Going Serverless in AWS is trickier than what it sounds. There are a number of options galore for different use cases. Choosing the right option for the right use case and then following it up with the right strategy for developing, testing, deploying, scaling, performing, securing the underlying data with proactive monitoring requires careful planning. We can help in transforming your legacy applications into a bundle of coherent, inter-active server-less components orchestrated together to serve your business goals.
Essentially Serverless means
No servers to provision or manage
Scales with usage
Never pay for idle
Availability and fault tolerance built in
A list of Serverless offerings
We can help in choosing the right product for your business scenario(s) and couple them with appropriate data gathering services such as CloudTrail, X-ray, etc. to give you better monitoring and governance.
Set up a catalogue, ETL, and data prep with AWS Glue
Serverless provisioning, configuration, and scaling to run your ETL jobs on Apache Spark Pay only for the resources used for jobs Crawl your data sources, identify data formats, and suggest schemas and transformations Automates the effort in building, maintaining, and running ETL jobs.
AWS Glue in action
With AWS Glue, you create jobs using table definitions in your Data Catalog. Jobs consist of scripts that contain the programming logic that performs the transformation. You use triggers to initiate jobs either on a schedule or as a result of a specified event. You determine where your target data resides and which source data populates your target. With your input, AWS Glue generates the code that's required to transform your data from source to target. You can also provide scripts in the AWS Glue console or API to process your data.
Common Use Cases
Although leveraging AWS Glue to catalogue your enterprise data might seem a daunting task, we can help in setting up relevant AWS services and tools to ease the process and work out any glitches.
Pattern Identification through Machine Learning
According to an Aberdeen investigation, organisations that implemented data lake strategies achieved 9% higher revenues than similar companies that did not have such a strategy, and among the main reasons was the possibility of performing new data analysis through machine learning.
Among other things, machine learning and data lakes together help companies to generate not only new types of information, but also different and more complex analyses than their competition is performing, which translates into an immediate competitive advantage.
Likewise, this joint strategy allows businesses to obtain reports on more complete historical data, constructs more viable models to forecast probable results, and also obtain suggestions for actions to be implemented to achieve optimal results from the applications, distinguishing by areas. of the company and by processes.
At V2 Technologies we help companies to achieve their strategies of artificial intelligence and of analysis of data, through which they can implement data lakes and machine learning in a simpler way, integrating smarter applications and transforming their data into strategic information, positively impacting the profitability of the business and thus achieving better results.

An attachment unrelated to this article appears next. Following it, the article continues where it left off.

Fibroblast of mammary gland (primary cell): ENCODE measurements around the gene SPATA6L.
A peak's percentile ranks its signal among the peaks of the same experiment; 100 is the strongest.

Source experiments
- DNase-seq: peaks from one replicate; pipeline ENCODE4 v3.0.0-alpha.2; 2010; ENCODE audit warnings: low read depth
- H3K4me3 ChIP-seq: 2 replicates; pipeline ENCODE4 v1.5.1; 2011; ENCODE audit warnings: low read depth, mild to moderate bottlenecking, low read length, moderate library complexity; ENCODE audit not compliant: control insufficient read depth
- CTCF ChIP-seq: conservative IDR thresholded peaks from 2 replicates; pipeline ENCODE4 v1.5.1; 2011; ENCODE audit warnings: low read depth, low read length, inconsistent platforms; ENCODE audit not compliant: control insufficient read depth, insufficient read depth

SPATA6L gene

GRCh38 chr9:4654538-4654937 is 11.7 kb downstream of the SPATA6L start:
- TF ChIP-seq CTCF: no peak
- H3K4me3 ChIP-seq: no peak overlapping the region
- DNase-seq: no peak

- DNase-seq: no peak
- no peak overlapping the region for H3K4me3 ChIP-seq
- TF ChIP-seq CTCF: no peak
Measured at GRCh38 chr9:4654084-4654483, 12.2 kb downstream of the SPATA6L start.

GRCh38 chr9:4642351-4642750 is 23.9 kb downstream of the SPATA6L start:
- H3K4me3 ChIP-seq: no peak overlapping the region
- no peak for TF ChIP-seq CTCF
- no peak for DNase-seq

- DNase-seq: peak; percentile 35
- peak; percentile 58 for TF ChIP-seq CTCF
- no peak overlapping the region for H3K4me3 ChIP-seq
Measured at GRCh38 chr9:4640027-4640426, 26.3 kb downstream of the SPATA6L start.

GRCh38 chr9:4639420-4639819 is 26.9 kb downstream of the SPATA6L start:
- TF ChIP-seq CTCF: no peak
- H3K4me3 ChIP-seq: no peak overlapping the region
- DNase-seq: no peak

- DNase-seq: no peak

Rekognition is a AWS service that provides deep learning visual analysis for your images. Rekognition is very easy to integrate into your application by providing an image or video to the AWS Rekognition API. The service will identify some following: objects, people, text, scenes, and activities. "Amazon Rekognition also provides highly accurate facial analysis and facial recognition. You can detect, analyse, and compare faces for a wide variety of use cases, including user verification, cataloguing, people counting, and public safety." - AWS Official Docs
Amazon Rekognition makes it easy to add image analysis to your applications using proven, highly scalable, deep learning technology that requires no machine learning expertise to use. With Amazon Rekognition, you can identify objects, people, text, scenes, and activities in images, as well as detect any inappropriate content.
Amazon Rekognition also provides highly accurate facial analysis and facial search capabilities that you can use to detect, analyse, and compare faces for a wide variety of user verification, people counting, and public safety use cases. Call us to set up and integrate Amazon Rekognition with your applications and data storages in the AWS landscape.
AWS QuickSight is a fast self-serve business intelligence tool from Amazon. This program allows you to easily and simply create stunning visualisations, build rich dashboards, perform ad-hoc analysis and quickly get business insights in minutes from data. These then can be stored within AWS (Aurora, S3, RDS, etc.) or an external database (SQL Server, MySQL, Teradata, Salesforce, etc.). Digging deeper in results and understanding the correlations visually are a must for running a successful business. QuickSight allows you to easily build your own reports and dashboards intuitively.